While the road to Pasadena has included obvious hurdles, the blind musicians have not let the challenges rattle them. Instead, they have put one foot in front of the other and focused on musical and marching fundamentals, says Kelley, 37, who co-directs the band with Carol Agler, 59.

"I always have the kids focus on their abilities instead of their disabilityhow well you play the music, how well you march," says Kelley who, like his students, is blind. "You don't get recognition because you're a musician who can't see. There are a lot of musicians who can't see. It's how you work, what kind of team player you are."

Hands-on assistance
Each band member is paired with a volunteer sighted assistant. Agler drills assistants on the marching routines, while Kelley works with the musicians, who range in age from 13 to 23. When they come together, assistants serve as guides by placing a hand on the musician's shoulder or inside loops on the back of the student's uniform.

"It's all by touch," says assistant Valerie Herrington-Elhodiri, 47, a music teacher at Huber Ridge Elementary School in Westerville, Ohio, who read about the band in a local newspaper and wanted to help. "The only time I'll say anything is if in a parade there's a bump in the road, or a hill coming up, or something like that. Then I'll whisper that to them."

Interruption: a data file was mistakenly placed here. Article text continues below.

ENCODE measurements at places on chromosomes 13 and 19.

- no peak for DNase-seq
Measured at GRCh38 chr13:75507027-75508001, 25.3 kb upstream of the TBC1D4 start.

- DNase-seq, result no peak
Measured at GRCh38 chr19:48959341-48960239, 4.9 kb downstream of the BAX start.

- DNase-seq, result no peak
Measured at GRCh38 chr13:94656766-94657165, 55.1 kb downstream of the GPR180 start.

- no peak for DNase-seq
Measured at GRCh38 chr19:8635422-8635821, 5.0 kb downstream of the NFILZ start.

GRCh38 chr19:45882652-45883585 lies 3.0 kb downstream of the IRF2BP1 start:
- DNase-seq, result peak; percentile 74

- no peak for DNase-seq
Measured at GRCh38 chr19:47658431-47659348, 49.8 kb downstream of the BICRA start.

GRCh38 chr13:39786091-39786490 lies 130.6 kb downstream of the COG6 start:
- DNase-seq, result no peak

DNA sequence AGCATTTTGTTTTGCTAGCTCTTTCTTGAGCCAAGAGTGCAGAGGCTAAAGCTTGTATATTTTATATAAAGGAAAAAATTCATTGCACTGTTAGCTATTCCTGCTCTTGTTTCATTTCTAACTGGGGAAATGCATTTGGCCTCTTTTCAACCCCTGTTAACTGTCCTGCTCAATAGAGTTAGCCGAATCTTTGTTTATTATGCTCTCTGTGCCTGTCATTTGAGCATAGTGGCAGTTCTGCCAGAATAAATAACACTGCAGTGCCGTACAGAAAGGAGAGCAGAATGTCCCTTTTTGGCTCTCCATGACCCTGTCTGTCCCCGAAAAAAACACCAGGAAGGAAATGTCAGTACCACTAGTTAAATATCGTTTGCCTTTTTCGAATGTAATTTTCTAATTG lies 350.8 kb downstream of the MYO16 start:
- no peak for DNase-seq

Since most of the students have never seen marching, even their steps must be guidedsometimes to the point of picking up a musician's foot and moving it, just to help the student get the feel.

"As a teacher, I'm so used to saying: 'Look at me. This is how you do it. Watch me,'" says Herrington-Elhodiri, who assists clarinet player Tamara Batchelder, 18. "That doesn't work here."